You thought you were bummed about the Royals not making the playoffs? Imagine being a parent who has to explain to a 2 year old that there will be no World Series appearance by the Royals this year.
The talk is coming soon. Wesley Georgeson knows it. So does his wife, Kim.
Their daughter Stella is 2. Which means she loves Peppa Pig. Loves the doll house that showed up for her birthday. Loves grabbing a book and pretending to read to her baby brother, Whitley. Stella loves a lot of things, even the tiny powder-blue Royals dress her parents found. It’s perfect, of course, the white trim and the fashionable belt and the dozens of little KC crown logos, dotting the front and back.
Even at age 2, Stella has taken a liking to her parents’ favorite baseball team. It’s why the talk could be so painful. The Georgeson family is like a lot of Royals families. They watch 160 games a year. They plan trips around spring training. The kids — including baby Whit, named after a certain second baseman — help their dad put out the Royals flag before he goes to work.
“They are working on memorizing the starting lineups,” Wesley Georgeson says.
But yes, the talk is coming soon. As October approaches, and the leaves change, and the baseball regular season comes to a close, Wesley is planning to sit Stella down for a little heart-to-heart. For the first time in her life, the Royals will not be going to the World Series.
“I think its going to be like in the movies when the parents sit down and tell their teenager they were adopted,” Wesley says. “I imagine us pulling her to the side and telling her ‘Stella, we think you should sit down, we have something to tell you.’
“I imagine tears … maybe a bit of confusion, and a lot of long sobbing hugs after the news is broke. I imagine she will take a while to trust the world again.”
Wesley is joking a little here, but only slightly. If there are tears, they will probably be his. But if Stella is confused, well, who can blame her? Such is life for a tiny sliver of Royals fans. You thought it was difficult going 29 years without a playoff appearance? How about being born in the months before the 2014 playoffs, living through the joy of two World Series runs, and then realizing: This doesn’t happen every year?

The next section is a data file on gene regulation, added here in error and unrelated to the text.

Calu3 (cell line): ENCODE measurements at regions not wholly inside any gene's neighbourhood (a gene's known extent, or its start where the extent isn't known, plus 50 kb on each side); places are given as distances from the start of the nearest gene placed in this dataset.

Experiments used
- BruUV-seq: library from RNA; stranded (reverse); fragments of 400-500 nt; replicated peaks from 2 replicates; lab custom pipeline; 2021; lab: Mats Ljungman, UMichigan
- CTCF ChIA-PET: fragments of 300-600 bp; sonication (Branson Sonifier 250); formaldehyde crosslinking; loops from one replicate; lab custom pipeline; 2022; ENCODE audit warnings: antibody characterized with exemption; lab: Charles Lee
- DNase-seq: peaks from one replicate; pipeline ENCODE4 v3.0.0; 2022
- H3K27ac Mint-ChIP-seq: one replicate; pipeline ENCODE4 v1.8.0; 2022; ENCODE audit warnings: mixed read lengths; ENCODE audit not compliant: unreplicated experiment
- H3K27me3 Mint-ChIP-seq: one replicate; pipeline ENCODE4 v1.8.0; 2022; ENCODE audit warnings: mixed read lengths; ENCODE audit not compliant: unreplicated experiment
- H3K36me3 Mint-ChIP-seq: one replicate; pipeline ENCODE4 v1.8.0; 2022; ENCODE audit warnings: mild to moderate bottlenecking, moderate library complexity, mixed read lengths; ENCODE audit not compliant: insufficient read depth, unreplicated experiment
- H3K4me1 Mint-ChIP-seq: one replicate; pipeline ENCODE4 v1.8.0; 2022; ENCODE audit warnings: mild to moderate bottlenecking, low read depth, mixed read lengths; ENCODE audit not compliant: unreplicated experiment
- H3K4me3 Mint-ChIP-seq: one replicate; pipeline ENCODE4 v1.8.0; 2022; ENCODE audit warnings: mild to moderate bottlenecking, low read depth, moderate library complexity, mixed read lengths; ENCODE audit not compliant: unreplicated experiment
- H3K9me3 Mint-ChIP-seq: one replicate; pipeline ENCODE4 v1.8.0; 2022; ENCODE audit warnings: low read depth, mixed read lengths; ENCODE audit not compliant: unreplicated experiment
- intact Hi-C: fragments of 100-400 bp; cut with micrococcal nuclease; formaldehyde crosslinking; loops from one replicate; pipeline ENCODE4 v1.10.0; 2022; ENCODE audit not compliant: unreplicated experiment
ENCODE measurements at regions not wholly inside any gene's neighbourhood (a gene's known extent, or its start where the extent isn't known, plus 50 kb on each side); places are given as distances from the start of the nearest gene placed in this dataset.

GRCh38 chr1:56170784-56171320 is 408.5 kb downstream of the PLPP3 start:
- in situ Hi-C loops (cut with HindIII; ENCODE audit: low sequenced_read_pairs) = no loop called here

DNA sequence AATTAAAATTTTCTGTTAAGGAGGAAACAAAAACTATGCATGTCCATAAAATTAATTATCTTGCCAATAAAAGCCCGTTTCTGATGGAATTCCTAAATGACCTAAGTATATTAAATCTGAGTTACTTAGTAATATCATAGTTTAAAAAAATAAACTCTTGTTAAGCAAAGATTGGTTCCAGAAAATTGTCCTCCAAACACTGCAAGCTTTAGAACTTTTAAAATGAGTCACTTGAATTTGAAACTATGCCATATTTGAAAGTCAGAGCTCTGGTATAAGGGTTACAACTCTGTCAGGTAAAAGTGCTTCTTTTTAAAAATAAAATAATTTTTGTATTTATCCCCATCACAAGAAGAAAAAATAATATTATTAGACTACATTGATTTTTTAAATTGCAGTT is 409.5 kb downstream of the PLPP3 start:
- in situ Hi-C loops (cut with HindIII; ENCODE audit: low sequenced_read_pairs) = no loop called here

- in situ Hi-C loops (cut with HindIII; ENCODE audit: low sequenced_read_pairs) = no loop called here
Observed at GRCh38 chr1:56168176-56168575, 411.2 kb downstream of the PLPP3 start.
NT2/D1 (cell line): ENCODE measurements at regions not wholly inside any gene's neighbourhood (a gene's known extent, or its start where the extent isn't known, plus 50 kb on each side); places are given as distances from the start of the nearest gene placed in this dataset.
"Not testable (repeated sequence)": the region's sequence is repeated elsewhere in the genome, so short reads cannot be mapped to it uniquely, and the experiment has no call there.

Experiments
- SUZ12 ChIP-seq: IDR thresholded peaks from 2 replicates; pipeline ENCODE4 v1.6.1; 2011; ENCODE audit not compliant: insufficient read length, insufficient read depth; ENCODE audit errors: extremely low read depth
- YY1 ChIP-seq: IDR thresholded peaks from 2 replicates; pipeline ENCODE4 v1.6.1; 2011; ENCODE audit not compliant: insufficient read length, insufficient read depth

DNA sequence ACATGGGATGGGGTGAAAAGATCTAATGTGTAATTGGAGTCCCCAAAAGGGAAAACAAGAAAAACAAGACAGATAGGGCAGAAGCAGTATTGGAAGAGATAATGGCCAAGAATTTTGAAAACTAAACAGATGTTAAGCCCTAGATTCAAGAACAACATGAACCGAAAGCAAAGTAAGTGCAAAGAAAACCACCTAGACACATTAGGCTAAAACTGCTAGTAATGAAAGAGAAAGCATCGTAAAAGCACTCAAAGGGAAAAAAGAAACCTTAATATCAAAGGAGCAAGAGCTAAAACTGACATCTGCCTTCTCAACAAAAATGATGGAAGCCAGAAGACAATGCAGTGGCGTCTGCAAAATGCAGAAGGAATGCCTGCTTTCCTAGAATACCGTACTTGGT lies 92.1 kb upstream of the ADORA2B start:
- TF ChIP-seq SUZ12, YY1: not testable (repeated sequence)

“After the last two years, it just feels like the team has always been the best in the AL,” says Wesley, a Kansas State grad who works in the insurance business in Kerrville, Texas. “Obviously, we know that isn’t always the case.”
All across Kansas City, Royals fans will grapple with a strange feeling this October. For 29 years, their team did not make the playoffs, creating the longest drought in North American professional sports. For most of those three decades, the idea of a Royals playoff berth seemed so far-fetched, so removed from reality, that it seemed weird to think they’d even win again. It is almost October. And now, it seems weird to have the month off.
“It’s kind of sad and tough to watch the postseason when you’re not in it,” Royals outfielder Jarrod Dyson says.
Dyson says he won’t watch the playoffs. Well, maybe the World Series. Same goes for a clubhouse full of players. Maybe some fans, too.
Two years ago Friday, the Royals took the field at Kauffman Stadium against the Oakland A’s in the American League Wild Card game. It was the first postseason game in Kansas City since Game 7 of the 1985 World Series, and inside the stadium, along with 40,502 fans, sat Jeff and Brooke Kuntz.
The couple had left their daughter at home with a babysitter. Blair Kuntz had been born in the weeks after the 2013 season, and from there the winning began. These days, Jeff calls her his “good luck charm.” But on the night of the Wild Card game, the epic comeback that jolted a baseball town back into existence, Blair’s babysitter fell ill. So the parents left early. Missed the comeback. Yeah, Jeff says, he knows.
“I’ll probably hear from some friends over this,” Jeff says, “But it sure seemed like there were a lot of people walking out with us.”
From there, though, it was near perfection. They celebrated Blair’s first birthday during the American League Championship Series victory against Baltimore. They took her to the game last season when the Royals clinched the American League Central. Last fall, Blair enjoyed her second World Series in as many years. This year, she started recognizing specific players. Which means Jeff will soon have to break it to her: This year, no playoffs for Salvy Perez.
“We’ll absolutely have to sit her down,” Jeff Kuntz says. “And tell her you can’t take this for granted.”
Hey, these are hard lessons. All across town, toddlers are realizing that baseball actually can be quite cruel. In fact, it usually is. Most seasons end with pain. Sometimes, it lasts.
The last two years, Brad Mertel, a 31-year-old lifelong Royals fan, went to the first playoff games he can remember. He was a newborn in 1985, lucky enough to be in attendance at Game 7 of the World Series. Twenty-nine years later, Brad and his wife, Stephanie, had their first son, J.D., just weeks after the 2014 World Series. He was born after a pennant, and one year later, he saw a World Series championship. And now, nothing.
Yes, says Mertel, who works for Sporting Kansas City, it is going to take some time for J.D. to get used to this.
“I don’t know where I’m going to start,” Mertel says. “The Royals being in the playoffs is as much a part of his life as having applesauce for dinner. I don’t know how I’m gonna tell him that the Royals aren’t in it this year.”